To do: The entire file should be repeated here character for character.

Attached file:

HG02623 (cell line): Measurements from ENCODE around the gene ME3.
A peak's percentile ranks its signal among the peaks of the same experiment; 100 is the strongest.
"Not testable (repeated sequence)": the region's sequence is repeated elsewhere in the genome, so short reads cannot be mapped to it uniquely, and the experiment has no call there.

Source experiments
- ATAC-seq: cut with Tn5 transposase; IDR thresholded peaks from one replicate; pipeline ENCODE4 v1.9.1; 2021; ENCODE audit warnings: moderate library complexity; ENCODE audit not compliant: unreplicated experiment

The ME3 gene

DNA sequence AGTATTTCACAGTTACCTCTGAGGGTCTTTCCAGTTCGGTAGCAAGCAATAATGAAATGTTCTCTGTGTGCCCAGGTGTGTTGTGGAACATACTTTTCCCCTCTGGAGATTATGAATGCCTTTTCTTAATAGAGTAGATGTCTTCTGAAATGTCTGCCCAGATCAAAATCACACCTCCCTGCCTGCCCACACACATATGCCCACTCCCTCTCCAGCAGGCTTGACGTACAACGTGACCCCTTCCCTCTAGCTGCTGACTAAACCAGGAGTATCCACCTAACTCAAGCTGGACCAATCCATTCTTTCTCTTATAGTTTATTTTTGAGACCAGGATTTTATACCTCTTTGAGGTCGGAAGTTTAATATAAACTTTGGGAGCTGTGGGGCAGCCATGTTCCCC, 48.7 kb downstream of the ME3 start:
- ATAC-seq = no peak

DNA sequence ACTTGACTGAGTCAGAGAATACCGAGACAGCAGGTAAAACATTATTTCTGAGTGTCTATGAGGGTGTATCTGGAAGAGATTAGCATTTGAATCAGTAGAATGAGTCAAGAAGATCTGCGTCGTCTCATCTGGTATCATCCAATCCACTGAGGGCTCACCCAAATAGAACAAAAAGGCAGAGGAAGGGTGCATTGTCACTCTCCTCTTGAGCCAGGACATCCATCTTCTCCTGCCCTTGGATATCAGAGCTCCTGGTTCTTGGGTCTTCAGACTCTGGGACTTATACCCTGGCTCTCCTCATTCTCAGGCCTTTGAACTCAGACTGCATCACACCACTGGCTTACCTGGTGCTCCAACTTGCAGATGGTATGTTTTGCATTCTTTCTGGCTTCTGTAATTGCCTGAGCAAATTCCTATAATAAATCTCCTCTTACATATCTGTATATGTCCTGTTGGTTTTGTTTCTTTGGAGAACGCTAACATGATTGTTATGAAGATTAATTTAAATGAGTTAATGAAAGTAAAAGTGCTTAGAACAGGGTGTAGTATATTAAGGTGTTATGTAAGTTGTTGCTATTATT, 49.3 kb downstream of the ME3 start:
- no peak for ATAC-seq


HG02623 (cell line): Measurements from ENCODE around the gene ME3.
A peak's percentile ranks its signal among the peaks of the same experiment; 100 is the strongest.
"Not testable (repeated sequence)": the region's sequence is repeated elsewhere in the genome, so short reads cannot be mapped to it uniquely, and the experiment has no call there.

Source experiments
- ATAC-seq: cut with Tn5 transposase; IDR thresholded peaks from one replicate; pipeline ENCODE4 v1.9.1; 2021; ENCODE audit warnings: moderate library complexity; ENCODE audit not compliant: unreplicated experiment

The ME3 gene

DNA sequence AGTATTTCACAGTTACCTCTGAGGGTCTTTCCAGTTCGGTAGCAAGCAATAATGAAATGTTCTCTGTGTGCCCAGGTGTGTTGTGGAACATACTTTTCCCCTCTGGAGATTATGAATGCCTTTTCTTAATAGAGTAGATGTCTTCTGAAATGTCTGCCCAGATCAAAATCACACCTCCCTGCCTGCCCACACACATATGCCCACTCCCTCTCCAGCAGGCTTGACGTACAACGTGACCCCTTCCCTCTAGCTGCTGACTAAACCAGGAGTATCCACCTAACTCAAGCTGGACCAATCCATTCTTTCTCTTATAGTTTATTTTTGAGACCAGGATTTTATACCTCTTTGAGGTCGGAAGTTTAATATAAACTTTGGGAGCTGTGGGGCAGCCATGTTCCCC, 48.7 kb downstream of the ME3 start:
- ATAC-seq = no peak

DNA sequence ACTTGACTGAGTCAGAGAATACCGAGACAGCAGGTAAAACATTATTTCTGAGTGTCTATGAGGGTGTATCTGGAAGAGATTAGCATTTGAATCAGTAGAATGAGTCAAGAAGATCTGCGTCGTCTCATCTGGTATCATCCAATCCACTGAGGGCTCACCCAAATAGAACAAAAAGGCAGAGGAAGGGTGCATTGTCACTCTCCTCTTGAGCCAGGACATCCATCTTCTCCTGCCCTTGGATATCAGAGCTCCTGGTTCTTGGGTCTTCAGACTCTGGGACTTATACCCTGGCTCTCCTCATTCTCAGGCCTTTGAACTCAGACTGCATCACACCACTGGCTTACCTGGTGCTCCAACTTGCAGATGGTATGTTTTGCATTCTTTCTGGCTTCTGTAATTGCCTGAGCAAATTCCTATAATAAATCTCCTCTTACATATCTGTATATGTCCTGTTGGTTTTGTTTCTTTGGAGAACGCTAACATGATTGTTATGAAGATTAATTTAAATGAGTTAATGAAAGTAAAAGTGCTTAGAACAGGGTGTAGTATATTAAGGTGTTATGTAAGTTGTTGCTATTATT, 49.3 kb downstream of the ME3 start:
- no peak for ATAC-seq